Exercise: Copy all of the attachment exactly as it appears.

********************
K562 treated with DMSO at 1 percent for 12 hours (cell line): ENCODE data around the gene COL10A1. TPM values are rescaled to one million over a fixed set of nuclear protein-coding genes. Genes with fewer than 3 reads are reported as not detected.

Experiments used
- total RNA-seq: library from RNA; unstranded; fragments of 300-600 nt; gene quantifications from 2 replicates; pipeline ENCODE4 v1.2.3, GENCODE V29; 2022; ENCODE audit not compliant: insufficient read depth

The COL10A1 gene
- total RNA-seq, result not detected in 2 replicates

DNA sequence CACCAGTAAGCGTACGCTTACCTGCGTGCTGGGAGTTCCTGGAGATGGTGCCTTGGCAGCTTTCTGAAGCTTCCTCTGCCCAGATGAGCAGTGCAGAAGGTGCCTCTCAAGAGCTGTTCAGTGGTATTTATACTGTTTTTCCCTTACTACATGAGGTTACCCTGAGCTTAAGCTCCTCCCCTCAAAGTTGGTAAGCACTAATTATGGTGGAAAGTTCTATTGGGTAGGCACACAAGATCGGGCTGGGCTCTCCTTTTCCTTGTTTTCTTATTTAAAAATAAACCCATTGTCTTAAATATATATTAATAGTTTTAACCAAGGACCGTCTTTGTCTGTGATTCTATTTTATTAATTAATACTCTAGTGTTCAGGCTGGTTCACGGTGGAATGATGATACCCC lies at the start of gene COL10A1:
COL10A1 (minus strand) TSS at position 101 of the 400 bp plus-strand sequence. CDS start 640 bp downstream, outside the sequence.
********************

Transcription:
K562 treated with DMSO at 1 percent for 12 hours (cell line): ENCODE data around the gene COL10A1. TPM values are rescaled to one million over a fixed set of nuclear protein-coding genes. Genes with fewer than 3 reads are reported as not detected.

Experiments used
- total RNA-seq: library from RNA; unstranded; fragments of 300-600 nt; gene quantifications from 2 replicates; pipeline ENCODE4 v1.2.3, GENCODE V29; 2022; ENCODE audit not compliant: insufficient read depth

The COL10A1 gene
- total RNA-seq, result not detected in 2 replicates

DNA sequence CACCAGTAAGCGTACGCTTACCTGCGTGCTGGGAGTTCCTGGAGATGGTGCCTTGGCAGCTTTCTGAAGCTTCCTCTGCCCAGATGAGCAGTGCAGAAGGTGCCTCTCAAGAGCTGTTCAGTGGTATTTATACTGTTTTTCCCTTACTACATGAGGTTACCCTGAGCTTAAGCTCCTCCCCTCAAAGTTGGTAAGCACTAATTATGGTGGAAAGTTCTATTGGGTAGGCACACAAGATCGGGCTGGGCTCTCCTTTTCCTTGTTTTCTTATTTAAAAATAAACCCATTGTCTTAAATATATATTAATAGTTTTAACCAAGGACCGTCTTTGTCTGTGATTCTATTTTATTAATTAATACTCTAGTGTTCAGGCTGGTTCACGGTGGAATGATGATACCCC lies at the start of gene COL10A1:
COL10A1 (minus strand) TSS at position 101 of the 400 bp plus-strand sequence. CDS start 640 bp downstream, outside the sequence.